The mediating role of parent expectations on the relationship between depressive symptoms and postsecondary outcomes for youth with traumatic brain injury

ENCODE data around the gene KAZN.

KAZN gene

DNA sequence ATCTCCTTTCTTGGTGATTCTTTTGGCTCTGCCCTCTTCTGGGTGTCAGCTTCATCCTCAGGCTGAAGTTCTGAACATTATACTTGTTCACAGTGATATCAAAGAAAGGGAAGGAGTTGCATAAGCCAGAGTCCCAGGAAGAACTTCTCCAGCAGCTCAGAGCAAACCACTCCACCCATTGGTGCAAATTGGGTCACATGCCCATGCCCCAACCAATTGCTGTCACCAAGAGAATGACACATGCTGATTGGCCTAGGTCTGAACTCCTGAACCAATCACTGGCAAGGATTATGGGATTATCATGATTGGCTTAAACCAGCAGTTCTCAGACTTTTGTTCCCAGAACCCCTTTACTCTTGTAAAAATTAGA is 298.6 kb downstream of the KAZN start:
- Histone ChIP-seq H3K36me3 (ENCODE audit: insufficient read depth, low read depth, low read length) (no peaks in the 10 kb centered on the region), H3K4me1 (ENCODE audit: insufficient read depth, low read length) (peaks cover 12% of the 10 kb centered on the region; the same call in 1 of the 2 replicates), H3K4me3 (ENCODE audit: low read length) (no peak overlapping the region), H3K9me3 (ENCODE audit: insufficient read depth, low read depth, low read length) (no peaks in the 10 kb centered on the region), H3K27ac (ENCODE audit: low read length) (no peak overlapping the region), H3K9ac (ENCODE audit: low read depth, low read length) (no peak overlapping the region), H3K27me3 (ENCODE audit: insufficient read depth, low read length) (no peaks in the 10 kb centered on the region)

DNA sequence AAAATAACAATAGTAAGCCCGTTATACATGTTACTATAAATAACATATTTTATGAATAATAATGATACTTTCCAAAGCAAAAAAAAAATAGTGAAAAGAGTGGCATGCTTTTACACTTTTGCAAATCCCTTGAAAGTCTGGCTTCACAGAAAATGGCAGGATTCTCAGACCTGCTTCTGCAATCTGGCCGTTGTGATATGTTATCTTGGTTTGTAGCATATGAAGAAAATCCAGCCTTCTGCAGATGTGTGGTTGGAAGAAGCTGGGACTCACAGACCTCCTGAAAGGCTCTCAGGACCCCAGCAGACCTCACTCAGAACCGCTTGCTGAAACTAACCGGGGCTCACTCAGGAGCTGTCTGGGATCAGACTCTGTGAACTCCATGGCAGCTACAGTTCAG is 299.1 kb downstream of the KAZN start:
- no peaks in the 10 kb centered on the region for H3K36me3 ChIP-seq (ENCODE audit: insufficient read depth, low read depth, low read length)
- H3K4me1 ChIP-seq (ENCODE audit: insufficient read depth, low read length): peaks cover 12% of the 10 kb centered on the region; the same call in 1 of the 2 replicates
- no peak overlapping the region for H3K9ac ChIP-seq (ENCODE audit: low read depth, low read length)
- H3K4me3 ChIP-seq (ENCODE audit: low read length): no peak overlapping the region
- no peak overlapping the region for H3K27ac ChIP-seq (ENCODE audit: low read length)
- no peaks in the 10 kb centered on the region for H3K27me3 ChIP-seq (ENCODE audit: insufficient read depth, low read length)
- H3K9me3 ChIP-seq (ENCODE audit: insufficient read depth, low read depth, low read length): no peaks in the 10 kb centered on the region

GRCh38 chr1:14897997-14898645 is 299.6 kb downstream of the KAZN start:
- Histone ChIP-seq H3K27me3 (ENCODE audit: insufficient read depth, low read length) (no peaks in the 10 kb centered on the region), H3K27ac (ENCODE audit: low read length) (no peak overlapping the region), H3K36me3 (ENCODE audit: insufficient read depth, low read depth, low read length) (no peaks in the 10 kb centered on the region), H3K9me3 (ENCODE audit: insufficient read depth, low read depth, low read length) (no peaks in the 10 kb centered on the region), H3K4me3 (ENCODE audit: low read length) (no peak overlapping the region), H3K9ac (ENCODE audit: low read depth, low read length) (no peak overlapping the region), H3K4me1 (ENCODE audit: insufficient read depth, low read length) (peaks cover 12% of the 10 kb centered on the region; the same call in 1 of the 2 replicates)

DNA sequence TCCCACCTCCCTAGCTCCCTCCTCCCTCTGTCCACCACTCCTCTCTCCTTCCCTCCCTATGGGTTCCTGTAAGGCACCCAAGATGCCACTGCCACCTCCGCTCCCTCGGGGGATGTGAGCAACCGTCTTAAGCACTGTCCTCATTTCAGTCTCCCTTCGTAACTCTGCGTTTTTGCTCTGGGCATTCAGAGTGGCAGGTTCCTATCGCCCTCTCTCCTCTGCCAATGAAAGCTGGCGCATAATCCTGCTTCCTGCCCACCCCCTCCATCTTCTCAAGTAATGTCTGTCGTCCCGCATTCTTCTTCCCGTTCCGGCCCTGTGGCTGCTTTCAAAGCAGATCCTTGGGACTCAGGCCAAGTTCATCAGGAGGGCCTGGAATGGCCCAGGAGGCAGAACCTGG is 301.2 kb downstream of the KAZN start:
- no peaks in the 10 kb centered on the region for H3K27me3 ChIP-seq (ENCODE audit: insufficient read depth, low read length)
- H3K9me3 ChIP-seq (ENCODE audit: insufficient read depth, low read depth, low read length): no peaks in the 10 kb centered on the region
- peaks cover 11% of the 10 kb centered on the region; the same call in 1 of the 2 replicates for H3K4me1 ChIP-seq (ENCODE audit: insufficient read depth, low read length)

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Annually, around 500,000 youth between the ages of 0-14 years sustain a traumatic brain injury (TBI), a type of head injury that disrupts typical brain functioning. While several neuropsychological effects have been well-documented in the literature, the incidence of depression is elevated in youth with TBI compared to youth without head injuries. The confluence of these neuropsychological and emotional outcomes affect several domains of functioning (e.g., academic, cognitive, familial). That is, not only does TBI affect the individual directly, but it oftentimes affects family members, such that parents struggle to adjust their expectations of their child following a TBI. Taken together, the pursuit of postsecondary education, employment, or autonomy may be compromised for youth with TBI and depression. Yet, high parental expectations are generally regarded as a protective factor for youth with disabilities and in the general population. However, these variables have not been examined amongst youth with TBI. Drawing from data from the National Longitudinal Transition Survey 2 (NLTS-2) and controlling for demographic variables, the purpose of the current study is to examine the mediating role of parent expectations on the relationship between depressive symptoms and postsecondary outcomes (e.g., academic, life, and employment) for youth with TBI. Results from this study indicated that parent expectations significantly mediated the relationship between depressive symptoms and whether a youth lived independently, a variable that is important for many positive aspects of a youth’s well-being and autonomy. In addition, depressive symptoms significantly predicted whether a youth lived independently, as well as their self-beliefs. It is the hope that this study helps parents, clinicians, and teachers understand how to best support youth with TBI as they navigate the complex milieu of postsecondary education, employment, and living.